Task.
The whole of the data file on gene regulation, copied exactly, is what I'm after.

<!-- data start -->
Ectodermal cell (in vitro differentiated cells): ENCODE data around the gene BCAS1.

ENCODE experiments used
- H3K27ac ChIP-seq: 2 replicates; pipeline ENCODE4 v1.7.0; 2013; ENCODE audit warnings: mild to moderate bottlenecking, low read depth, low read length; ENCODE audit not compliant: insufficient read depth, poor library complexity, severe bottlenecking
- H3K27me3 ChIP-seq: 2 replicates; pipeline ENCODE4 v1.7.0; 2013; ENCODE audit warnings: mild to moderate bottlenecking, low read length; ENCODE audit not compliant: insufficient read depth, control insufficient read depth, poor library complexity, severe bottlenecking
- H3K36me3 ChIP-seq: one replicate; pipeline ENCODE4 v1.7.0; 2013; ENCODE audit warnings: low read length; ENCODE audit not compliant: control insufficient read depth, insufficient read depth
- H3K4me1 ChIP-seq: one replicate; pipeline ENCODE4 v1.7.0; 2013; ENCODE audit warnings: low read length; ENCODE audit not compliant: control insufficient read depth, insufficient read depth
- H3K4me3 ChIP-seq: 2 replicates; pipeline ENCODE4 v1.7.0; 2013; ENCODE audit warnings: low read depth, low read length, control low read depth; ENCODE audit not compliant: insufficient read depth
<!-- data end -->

Ectodermal cell (in vitro differentiated cells): ENCODE data around the gene BCAS1.

ENCODE experiments used
- H3K27ac ChIP-seq: 2 replicates; pipeline ENCODE4 v1.7.0; 2013; ENCODE audit warnings: mild to moderate bottlenecking, low read depth, low read length; ENCODE audit not compliant: insufficient read depth, poor library complexity, severe bottlenecking
- H3K27me3 ChIP-seq: 2 replicates; pipeline ENCODE4 v1.7.0; 2013; ENCODE audit warnings: mild to moderate bottlenecking, low read length; ENCODE audit not compliant: insufficient read depth, control insufficient read depth, poor library complexity, severe bottlenecking
- H3K36me3 ChIP-seq: one replicate; pipeline ENCODE4 v1.7.0; 2013; ENCODE audit warnings: low read length; ENCODE audit not compliant: control insufficient read depth, insufficient read depth
- H3K4me1 ChIP-seq: one replicate; pipeline ENCODE4 v1.7.0; 2013; ENCODE audit warnings: low read length; ENCODE audit not compliant: control insufficient read depth, insufficient read depth
- H3K4me3 ChIP-seq: 2 replicates; pipeline ENCODE4 v1.7.0; 2013; ENCODE audit warnings: low read depth, low read length, control low read depth; ENCODE audit not compliant: insufficient read depth